“We crossed the Ohio about the middle of the afternoon and that evening one of the Indians went out and killed a deer. We went up to higher ground and selected a spot conveniently near to water and wood. It was always the Indians’ custom to burn dry wood (something that was generally easy to find) and also to camp near water. Next they built a wigwam, or what was called an Indian camp, and peeled bark and covered it and made it tolerably comfortable to what we had been accustomed to before…” (Alder, 38)

Unfortunately, Alder’s use of the word “next” is unclear. Did he mean that evening or the next day? Reading further, Alder states that two or three days hence his captors killed a large buffalo and set about making dried buffalo, or “jerk” as he called it, and that they stayed at this camp/shelter for “about two weeks.” He also notes, “we moved on, leaving our wigwam, never to see it again…” (Ibid, 39)

James Smith spoke of the Ottawa making “tents” using “flags,” cattail or rush mats, which he described as “…plaited and stitched together in a very artful manner…each mat is made fifteen feet long, and about five feet broad…” (Smith, 67)

He tells of one style of tent that sounds like a teepee, but in a later passage he also describes a shelter that resembles a “sugar loaf,” or the general wigwam shape:

“At night we lodged in our flag tents, which when erected, were nearly in the shape of a sugar loaf, and about fifteen feet in diameter at the ground…” (Ibid, 72)

Again, Smith is a little more specific in that the wigwam was constructed at the end of that day’s journey, utilizing existing covering material in the form of the flag, or cattail mats. Later, Smith reinforces the impression that these shelters were put up in a short span of time, and expands on the construction method used for a “sweat-house:”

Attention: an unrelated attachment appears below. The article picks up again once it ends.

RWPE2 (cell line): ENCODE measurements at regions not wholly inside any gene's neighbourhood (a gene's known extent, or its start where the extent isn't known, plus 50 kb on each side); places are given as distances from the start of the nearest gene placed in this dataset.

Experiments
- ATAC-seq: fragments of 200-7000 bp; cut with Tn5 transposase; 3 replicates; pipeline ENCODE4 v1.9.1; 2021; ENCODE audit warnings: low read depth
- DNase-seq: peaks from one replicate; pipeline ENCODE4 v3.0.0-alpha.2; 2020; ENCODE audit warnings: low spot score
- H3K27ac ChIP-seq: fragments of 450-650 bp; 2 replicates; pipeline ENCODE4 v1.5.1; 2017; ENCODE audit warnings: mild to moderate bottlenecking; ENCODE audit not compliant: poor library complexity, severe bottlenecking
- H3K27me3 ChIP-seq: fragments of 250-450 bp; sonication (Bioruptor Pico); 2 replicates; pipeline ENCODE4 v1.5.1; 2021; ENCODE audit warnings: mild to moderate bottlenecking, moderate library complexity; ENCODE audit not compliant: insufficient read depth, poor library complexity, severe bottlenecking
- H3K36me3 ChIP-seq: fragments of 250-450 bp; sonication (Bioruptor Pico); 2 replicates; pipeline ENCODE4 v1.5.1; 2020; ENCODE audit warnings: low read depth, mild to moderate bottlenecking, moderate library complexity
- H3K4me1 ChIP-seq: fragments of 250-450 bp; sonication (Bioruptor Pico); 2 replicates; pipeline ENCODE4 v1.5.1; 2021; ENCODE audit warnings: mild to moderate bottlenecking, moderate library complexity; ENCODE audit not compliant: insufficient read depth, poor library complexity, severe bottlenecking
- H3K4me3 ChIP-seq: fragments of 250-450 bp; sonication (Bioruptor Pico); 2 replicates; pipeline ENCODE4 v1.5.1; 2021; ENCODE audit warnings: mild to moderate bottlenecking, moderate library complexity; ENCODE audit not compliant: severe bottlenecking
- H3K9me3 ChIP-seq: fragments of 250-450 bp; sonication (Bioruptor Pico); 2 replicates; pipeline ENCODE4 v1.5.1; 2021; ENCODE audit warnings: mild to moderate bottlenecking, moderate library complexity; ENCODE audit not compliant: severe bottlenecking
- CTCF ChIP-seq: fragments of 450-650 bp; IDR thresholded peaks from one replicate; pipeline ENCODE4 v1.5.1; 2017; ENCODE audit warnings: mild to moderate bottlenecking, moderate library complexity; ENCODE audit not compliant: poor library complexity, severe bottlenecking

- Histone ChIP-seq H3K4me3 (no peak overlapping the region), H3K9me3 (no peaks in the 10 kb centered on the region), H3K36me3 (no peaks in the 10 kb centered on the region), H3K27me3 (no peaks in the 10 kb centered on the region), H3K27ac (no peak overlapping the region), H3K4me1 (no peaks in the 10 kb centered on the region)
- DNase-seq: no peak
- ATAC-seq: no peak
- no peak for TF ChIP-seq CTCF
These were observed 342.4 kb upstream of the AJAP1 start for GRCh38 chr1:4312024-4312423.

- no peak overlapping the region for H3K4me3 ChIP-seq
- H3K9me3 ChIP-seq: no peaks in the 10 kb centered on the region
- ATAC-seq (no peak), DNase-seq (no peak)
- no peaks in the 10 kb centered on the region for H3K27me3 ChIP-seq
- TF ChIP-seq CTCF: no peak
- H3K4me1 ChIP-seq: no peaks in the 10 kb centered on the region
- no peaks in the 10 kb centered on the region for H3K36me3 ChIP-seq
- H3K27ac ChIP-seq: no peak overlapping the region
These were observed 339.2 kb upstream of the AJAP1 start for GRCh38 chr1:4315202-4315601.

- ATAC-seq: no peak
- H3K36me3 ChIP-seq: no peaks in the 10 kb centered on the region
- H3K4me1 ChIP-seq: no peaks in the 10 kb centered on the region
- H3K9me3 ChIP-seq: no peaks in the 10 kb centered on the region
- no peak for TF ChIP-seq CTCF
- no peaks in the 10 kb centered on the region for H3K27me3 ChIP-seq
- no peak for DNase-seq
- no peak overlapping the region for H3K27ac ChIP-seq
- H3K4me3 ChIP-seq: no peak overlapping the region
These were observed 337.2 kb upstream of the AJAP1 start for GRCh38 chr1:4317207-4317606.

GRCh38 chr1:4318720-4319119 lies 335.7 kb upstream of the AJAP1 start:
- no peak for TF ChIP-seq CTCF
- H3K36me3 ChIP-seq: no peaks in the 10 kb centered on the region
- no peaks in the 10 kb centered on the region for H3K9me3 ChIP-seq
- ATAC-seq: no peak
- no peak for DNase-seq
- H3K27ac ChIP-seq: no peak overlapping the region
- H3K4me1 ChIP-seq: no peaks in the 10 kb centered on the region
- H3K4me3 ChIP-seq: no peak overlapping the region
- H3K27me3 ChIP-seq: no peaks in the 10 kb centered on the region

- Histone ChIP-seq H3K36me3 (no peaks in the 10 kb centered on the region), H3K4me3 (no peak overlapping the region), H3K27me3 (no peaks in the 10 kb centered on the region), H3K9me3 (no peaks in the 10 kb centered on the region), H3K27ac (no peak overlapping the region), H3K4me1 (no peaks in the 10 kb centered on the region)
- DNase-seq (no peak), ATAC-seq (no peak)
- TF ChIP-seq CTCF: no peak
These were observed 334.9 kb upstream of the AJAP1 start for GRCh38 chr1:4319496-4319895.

“When we encamped, Tecaughretanego made himself a sweat-house; which he did by sticking a number of hoops in the ground, each hoop forming a semicircle—this he covered all round with blankets and skins…” (Ibid, 110)

Both Alder and John Tanner speak of using “tents,” and the context implies, but does not specifically state, a canvas tent/shelter. Tanner refers to many shelters as “lodges,” and tells of using a piece of painted cloth for a shelter. Early on in his narrative, Tanner describes using buffalo hides for what appears to be a temporary shelter used on a long journey, but he does not describe the structure’s physical make up—a wigwam, perhaps?

“We had thrown away our mats of Puk-kwi [woven cattails], the journey being too long to admit of carrying them. In bad weather we used to make a little lodge, and cover it with three or four fresh buffalo hides, and these being soon frozen, made a strong shelter from wind and snow. In calm weather, we commonly encamped with no other covering than our blankets…” (Tanner, 36)

These written passages led me to construct a smaller wigwam, about nine feet in diameter instead of fifteen as Smith’s night lodging was, suitable for one or two hunters on a temporary basis. Now “temporary” for me means for an extended period of time, because I cannot move my hunting camp three or ten or forty miles down the River Raisin due to modern property rights issues. My 1796 adventures must take place within the boundaries of the North-Forty.

Likewise, skinning live trees for bark covering or spending hours weaving cattail mats is just not feasible, plus the cattails or rushes are not “in season” at this time, either. By default, canvas is the best alternative for the project, although such a covering material is more in keeping with a 19th-century wigwam.

And even then, I opted for cutting apart the seams of inexpensive, eight-ounce painter tarps instead of investing in high-quality canvas. The washed and dyed tarps will provide ample learning opportunities with an eye toward the future use of cattail mats and/or bark. After all, Msko-waagosh’s wigwam is but one more moccasin step down the unending path to yesteryear—and I look forward to sharing the next step…

Give traditional black powder hunting a try, be safe and may God bless you.